What to Expect with an Allergy Scratch Test

By staff

You know you have allergies; you’re just not sure to what it they are to. You have decided to seek diagnosis from an allergist. You are ready for your appointment, but just not sure what to expect. What will they do? How soon will you get results? Will they be reliable? Will it hurt?

As with any doctor appointment, there are mixed feelings. There is anticipation and excitement; you are on your way to feeling better. There is worry and fear, what will the results tell me? There is nervousness, will it hurt? Maybe you know what to expect, maybe you don’t. Here is a brief rundown of what to expect from your visit to the allergist and what your skin test results will tell you.

First, a doctor may decide to do one of three tests to diagnose your allergies, a skin or scratch test, an intradermal test or a blood test. Right now, I’d like to focus on the scratch (or skin test). The doctor will use a comb like object and prick your skin (usually on the back or arm) and a small amount of the possible allergen is put into the skin. This is a fairly safe procedure and the results can be read in usually 15 to 20 minutes. It is also done right in the office and usually on the first visit to an allergist.

Usually a drop of the allergen extract is used, but in some cases, small amounts of the actual allergen are used. When my daughter went through allergy testing, they actually put peanut butter on her skin. Up to 40 different allergens can be tested at once. A positive and negative control are also used, usually histamine (which causes a reaction in everyone) and saline (which doesn’t bother anyone). Does the actual pricking part hurt? Most people say no, but, honestly, my daughter thought it was pretty bad.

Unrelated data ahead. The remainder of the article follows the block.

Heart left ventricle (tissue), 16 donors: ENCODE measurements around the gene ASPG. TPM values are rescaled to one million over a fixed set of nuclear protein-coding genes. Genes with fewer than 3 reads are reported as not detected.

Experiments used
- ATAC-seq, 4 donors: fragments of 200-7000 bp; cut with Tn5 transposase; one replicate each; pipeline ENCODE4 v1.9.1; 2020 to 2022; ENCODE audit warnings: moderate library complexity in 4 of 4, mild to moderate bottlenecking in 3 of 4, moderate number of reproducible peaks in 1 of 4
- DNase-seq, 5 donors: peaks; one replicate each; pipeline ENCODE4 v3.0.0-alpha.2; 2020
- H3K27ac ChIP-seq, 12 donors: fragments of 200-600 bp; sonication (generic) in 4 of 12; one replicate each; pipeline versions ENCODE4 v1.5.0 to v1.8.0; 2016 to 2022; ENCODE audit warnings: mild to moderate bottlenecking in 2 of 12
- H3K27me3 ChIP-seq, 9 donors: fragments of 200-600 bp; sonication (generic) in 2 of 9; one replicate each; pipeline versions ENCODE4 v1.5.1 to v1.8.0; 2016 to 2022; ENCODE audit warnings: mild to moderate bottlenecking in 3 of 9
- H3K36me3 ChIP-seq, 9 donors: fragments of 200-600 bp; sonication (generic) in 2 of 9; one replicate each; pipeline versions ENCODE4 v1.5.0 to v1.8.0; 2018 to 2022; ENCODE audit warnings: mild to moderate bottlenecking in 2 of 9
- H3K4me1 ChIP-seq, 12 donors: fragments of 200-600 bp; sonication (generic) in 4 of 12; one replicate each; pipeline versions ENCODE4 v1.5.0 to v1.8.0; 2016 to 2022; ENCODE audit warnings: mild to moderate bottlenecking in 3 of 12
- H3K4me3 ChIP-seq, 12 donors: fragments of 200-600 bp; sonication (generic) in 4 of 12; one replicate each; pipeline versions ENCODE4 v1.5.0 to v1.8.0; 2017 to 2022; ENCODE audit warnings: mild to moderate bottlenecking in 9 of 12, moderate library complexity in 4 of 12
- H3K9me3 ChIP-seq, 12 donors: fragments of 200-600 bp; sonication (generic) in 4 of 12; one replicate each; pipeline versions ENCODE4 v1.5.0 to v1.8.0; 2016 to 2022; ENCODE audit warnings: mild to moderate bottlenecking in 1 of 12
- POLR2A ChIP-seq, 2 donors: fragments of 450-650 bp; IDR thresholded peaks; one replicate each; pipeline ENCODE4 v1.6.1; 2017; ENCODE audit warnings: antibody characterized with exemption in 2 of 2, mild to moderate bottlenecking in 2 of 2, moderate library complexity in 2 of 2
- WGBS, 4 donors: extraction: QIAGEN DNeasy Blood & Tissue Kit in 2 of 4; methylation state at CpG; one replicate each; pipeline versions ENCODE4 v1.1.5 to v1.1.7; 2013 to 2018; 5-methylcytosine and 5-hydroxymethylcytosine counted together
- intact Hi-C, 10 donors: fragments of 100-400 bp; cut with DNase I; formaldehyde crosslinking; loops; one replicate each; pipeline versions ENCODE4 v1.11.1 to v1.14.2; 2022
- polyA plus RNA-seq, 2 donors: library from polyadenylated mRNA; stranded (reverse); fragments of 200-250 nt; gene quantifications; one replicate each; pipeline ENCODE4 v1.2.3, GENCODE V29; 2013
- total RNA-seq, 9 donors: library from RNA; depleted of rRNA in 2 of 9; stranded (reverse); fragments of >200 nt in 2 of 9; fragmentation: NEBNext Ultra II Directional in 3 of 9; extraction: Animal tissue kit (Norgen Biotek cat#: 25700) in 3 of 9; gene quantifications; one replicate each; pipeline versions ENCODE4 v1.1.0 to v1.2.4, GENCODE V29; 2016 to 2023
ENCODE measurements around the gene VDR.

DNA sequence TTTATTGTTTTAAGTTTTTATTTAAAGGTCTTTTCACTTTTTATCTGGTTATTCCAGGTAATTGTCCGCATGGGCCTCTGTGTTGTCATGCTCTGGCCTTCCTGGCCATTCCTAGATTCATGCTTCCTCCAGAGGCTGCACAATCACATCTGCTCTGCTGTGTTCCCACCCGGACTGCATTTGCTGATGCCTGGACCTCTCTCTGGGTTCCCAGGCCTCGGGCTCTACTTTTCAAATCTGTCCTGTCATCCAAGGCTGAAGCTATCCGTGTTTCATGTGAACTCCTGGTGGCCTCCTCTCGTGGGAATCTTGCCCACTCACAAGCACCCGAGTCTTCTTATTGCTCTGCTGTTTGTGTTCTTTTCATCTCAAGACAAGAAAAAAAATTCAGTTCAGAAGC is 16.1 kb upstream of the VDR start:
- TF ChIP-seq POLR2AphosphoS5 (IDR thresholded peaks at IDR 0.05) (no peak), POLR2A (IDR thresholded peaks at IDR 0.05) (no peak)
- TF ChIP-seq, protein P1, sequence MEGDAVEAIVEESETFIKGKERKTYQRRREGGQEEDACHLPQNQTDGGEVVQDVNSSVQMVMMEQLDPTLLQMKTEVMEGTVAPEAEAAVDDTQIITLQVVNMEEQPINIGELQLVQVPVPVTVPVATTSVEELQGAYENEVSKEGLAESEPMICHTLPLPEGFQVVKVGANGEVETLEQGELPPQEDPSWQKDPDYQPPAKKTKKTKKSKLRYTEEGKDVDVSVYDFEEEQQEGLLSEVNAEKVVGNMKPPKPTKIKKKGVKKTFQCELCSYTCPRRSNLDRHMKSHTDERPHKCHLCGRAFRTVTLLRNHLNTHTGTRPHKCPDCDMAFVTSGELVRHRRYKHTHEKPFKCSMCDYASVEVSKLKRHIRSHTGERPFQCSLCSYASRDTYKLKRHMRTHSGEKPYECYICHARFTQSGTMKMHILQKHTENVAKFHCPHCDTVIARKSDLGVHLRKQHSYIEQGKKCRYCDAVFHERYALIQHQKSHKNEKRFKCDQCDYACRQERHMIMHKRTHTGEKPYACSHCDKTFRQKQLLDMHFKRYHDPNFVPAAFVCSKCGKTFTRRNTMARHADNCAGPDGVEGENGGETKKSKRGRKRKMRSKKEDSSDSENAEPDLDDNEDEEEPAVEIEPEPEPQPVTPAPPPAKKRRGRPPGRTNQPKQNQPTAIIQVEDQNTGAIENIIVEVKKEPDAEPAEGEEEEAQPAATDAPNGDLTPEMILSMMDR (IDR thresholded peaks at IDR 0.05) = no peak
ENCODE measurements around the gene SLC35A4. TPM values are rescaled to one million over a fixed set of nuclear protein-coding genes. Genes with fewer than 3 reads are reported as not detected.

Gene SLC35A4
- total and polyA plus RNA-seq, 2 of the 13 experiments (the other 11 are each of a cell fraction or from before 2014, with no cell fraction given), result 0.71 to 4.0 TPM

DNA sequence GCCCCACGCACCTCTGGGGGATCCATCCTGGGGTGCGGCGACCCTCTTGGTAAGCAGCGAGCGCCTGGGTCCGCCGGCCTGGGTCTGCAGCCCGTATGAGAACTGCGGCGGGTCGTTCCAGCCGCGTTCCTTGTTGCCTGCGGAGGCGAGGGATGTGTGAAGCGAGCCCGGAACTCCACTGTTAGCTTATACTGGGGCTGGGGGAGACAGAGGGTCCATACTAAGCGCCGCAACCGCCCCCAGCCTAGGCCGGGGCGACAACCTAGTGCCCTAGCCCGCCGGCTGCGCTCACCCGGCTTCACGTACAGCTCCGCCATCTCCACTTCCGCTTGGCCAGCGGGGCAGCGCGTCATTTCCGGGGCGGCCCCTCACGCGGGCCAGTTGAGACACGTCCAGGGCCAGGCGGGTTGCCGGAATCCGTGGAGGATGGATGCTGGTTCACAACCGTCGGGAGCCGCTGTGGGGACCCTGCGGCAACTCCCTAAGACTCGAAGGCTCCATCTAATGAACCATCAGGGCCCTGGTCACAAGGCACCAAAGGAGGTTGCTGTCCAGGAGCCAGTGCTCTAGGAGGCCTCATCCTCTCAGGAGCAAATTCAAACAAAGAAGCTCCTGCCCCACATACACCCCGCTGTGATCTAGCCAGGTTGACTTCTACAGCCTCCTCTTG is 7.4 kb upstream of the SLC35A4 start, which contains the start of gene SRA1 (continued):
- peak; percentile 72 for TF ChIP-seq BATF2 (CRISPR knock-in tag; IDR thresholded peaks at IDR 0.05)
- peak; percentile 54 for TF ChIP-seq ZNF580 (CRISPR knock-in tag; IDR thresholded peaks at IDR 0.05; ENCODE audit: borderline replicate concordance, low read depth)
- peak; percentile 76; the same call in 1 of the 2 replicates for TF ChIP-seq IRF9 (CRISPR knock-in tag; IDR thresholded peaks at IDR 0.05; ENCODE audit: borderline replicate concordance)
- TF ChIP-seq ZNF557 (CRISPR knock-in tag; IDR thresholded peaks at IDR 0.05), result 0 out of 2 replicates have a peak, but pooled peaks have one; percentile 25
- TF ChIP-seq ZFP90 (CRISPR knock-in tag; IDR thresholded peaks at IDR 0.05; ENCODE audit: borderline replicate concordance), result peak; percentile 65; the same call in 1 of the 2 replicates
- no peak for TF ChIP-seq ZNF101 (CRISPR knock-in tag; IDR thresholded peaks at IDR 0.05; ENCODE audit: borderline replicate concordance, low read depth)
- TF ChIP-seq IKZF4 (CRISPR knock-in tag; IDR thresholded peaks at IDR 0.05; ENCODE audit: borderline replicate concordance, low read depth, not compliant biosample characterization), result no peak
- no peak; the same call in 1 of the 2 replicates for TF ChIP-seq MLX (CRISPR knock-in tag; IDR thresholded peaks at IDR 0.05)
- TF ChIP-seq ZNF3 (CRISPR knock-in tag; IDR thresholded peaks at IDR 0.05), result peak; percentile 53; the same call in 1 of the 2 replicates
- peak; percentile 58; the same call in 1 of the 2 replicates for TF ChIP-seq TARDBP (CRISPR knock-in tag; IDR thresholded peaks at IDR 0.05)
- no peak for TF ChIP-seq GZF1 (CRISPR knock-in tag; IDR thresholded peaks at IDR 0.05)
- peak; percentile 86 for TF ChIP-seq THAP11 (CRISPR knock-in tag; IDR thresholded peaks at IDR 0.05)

After the allergen or extract, for instance cat dander, fescue grass or peanut butter, has been on (or in) your skin for a specific length of time, the results are read. If there is no change in your skin, the results are negative and you are not allergic to the allergen. If there is swelling around the prick site, then the result is positive and you are allergic. The terms wheal and flare are used and these look like mosquito bites around the area. The bigger the wheal, the more allergic you are. Some doctors go by numbers, for instance 0-5, with 0 being negative and 5 being severe.

Because this is done in the doctor’s office, it is a safe (though possible uncomfortable procedure). After the test results are read, the allergen is wiped off and if necessary, cortisone or an antihistamine is applied. The wheals will disappear shortly.

How reliable are the results? They can be reliable as long as no antihistamines or antidepressants are being taken at the time of testing. The most reliable allergens for skin testing are pollen, dust mites and pet dander (airborne allergies). Food allergies are not so reliable. You may get different readings at different times or exhibit a positive skin test but never react to it in daily life. Some allergists require further testing or maybe follow up in a year of so.

Allergy tests can be helpful in diagnosing allergies and take a lot of the guesswork out of what it is you are allergic to. Hopefully, this will prepare you for your visit and help you in using your results to come up with your own health plan.

- Heather Legg

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